Q:  No wonder studies consistently find that there is no connection between student performance and teachers who hold master’s degrees. There are likely to be graduate programs that are exceptions, of course. But which ones? Clearly, there is no substitute for good data to distinguish among them, and yet the vast majority of graduate programs have no data on how well their graduates do in the classroom.

At our university, the University of Washington, in Seattle, we don’t hide from these simple facts. Rather, to the surprise of some of our higher education colleagues, we’ve embraced them.

Here’s our thinking: If teacher-salary scales were to be redesigned so that compensation was structured around increased student outcomes (instead of awarding sums after the attainment of any master’s degree of any quality), we’d certainly expect that teachers (our clients) would change their degree-seeking behaviors. Many universities rightly worry that teachers would be less likely to pursue a master’s degree at all. However, and this is an important point, those who did pursue master’s degrees would become more demanding customers: They would seek out master’s programs oriented toward genuinely improving classroom effectiveness.

C: On the surface, I agree very much with what is being said here–certifications and trainings and degrees do not a good teacher make.  I salute the University of Washington for being bold enough to stand up for a meaningful, if less easily achievable, master’s program.  Having spent 5 years earning my BA, 1 year earning my teaching credential, and now 2 more to earn a masters, I have certainly wondered whether my education is really comparable to some of my peers who achieved their BA, MA and teacher certification in an all-in-one 5 year program (and, due to the “master’s bump,” will have made about $20,000 more than I have by the time they are on their 7th year of teaching.)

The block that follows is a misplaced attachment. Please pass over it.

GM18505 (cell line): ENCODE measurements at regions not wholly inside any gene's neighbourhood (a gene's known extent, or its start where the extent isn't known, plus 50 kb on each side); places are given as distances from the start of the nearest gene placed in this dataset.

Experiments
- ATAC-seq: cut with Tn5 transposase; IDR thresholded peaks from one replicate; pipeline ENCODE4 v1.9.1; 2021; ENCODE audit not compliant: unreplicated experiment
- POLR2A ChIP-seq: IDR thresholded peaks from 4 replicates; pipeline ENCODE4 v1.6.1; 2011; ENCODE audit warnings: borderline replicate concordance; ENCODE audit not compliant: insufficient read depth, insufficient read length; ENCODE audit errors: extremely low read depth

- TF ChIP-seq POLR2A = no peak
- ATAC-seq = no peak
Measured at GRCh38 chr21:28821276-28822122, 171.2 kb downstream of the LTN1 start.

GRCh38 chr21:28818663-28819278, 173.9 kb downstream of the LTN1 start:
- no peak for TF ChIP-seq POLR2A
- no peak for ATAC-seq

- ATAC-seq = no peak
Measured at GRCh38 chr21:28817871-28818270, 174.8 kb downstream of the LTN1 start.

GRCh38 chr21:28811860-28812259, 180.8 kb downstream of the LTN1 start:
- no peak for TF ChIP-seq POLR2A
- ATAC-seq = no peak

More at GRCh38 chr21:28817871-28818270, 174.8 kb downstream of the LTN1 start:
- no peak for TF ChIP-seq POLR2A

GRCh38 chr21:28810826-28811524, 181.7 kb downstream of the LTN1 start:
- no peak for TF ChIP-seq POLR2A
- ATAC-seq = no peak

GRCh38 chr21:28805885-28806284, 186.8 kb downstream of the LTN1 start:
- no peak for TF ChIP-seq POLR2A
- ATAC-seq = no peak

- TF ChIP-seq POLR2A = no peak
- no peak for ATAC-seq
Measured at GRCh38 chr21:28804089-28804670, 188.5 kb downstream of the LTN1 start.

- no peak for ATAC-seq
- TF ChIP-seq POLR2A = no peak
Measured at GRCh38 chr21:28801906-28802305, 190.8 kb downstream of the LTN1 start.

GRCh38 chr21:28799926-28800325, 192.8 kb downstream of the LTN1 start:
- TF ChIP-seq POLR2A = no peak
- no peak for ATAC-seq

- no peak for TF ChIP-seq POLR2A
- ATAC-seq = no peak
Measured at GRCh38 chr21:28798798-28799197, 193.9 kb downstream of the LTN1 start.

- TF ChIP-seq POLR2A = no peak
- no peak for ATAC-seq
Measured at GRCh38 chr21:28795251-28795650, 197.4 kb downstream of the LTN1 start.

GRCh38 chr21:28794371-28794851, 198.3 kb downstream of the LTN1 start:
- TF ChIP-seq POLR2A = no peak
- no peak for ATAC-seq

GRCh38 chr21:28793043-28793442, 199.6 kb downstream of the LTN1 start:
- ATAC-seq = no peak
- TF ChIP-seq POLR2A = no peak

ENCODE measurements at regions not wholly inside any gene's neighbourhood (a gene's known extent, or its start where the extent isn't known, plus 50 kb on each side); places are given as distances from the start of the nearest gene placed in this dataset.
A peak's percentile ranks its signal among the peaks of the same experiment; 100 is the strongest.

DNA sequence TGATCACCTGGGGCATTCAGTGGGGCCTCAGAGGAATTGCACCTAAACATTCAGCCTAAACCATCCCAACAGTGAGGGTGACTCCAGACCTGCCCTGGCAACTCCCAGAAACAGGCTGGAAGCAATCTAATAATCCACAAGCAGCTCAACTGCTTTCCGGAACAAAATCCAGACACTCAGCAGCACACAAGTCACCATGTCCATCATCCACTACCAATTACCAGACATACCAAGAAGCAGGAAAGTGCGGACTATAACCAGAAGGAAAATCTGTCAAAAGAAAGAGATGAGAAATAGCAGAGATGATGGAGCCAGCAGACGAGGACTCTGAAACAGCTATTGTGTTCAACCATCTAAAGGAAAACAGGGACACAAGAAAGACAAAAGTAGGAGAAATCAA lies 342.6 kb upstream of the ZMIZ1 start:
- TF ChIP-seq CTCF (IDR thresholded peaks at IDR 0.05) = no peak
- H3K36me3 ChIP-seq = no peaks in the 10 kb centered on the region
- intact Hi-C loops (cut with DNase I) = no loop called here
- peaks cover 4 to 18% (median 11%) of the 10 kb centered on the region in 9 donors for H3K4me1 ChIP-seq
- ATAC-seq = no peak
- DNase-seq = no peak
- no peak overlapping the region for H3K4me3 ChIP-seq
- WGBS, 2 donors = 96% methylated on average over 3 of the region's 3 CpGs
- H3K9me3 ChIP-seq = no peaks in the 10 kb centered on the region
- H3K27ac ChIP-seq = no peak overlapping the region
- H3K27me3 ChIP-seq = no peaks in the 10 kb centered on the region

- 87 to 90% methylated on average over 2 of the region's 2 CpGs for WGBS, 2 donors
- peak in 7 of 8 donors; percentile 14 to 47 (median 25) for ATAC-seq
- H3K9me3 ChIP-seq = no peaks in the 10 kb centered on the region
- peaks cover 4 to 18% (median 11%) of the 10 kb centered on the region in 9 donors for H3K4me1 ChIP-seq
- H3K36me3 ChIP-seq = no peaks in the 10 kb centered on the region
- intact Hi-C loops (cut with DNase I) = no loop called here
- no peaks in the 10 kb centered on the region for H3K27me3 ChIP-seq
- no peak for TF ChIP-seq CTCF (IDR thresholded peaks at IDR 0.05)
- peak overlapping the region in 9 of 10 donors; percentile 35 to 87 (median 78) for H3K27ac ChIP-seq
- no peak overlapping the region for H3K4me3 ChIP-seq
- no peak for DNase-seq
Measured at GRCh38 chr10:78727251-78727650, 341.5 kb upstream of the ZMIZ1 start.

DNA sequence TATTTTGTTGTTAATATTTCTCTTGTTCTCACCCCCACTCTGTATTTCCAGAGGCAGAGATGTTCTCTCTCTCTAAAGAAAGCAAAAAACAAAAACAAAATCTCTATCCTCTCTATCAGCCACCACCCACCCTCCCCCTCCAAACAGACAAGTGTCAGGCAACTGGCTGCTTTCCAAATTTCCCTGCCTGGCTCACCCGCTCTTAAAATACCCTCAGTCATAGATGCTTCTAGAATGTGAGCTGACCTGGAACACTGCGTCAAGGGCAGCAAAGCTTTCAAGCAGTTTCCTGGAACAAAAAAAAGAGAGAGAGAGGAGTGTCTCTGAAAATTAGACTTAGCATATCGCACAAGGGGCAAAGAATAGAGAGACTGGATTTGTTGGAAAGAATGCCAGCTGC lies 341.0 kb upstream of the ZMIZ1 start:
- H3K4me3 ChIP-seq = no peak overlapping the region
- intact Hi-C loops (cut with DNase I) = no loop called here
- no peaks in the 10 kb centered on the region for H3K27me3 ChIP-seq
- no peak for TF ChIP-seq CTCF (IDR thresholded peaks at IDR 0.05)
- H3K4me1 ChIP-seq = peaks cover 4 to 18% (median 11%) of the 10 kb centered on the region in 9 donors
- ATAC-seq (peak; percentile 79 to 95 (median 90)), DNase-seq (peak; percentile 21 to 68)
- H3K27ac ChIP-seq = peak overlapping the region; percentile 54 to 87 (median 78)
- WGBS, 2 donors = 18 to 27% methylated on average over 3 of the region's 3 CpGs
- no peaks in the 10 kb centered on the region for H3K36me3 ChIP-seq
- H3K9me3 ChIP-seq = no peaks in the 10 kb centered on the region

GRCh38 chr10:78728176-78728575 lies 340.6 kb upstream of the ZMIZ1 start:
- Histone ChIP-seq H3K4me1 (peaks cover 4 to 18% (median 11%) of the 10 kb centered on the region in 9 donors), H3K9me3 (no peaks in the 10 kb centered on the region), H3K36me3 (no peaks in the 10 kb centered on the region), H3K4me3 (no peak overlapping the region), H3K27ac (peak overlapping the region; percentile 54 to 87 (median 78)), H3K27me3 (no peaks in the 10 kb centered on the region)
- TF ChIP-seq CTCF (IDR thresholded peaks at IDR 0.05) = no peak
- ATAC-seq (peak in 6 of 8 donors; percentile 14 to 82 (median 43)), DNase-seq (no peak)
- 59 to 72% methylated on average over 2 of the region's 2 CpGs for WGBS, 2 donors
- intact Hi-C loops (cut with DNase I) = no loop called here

However, I am stumped by how to gauge “how well their graduates do in the classroom” or how to design a payscale where “compensation [is] structured around increased student outcomes” because this brings us back to the dilemma of defining student, and thus teacher, success.  It is based on entrance to college?  Graduation from college?  The majority of my close friends work in business and IT and none have college degrees–all of their training has been through their employers or through technical schools.  They make twice what I do and have had far more success with job opportunities, too.  So, are they successful students of the public school system?

Can we base student outcomes on test scores?  Progress made?  Is the school in a wealthy, well-educated neighborhood more or less successful than the school in a high-poverty, immigrant neighborhood?  Perhaps the wealthy school has high test scores but have their kids made progress?  Have the teachers there really done a better job teaching or have they just been handed students that are nearly complete to begin with?  Can I, at my small suburban charter school, say I am a better teacher than my sister-in-law, who teaches migrant students in a gang-ridden, high drop out, high teen pregnancy school?  I mean, my test scores are higher so I must be better, right?

Q:  So, my question becomes, Whether we are a preschool, high school, or college, how to we gauge the success of our students, and thus, teachers, in a meaningful way?

7/30/2012 05:05:36 pm

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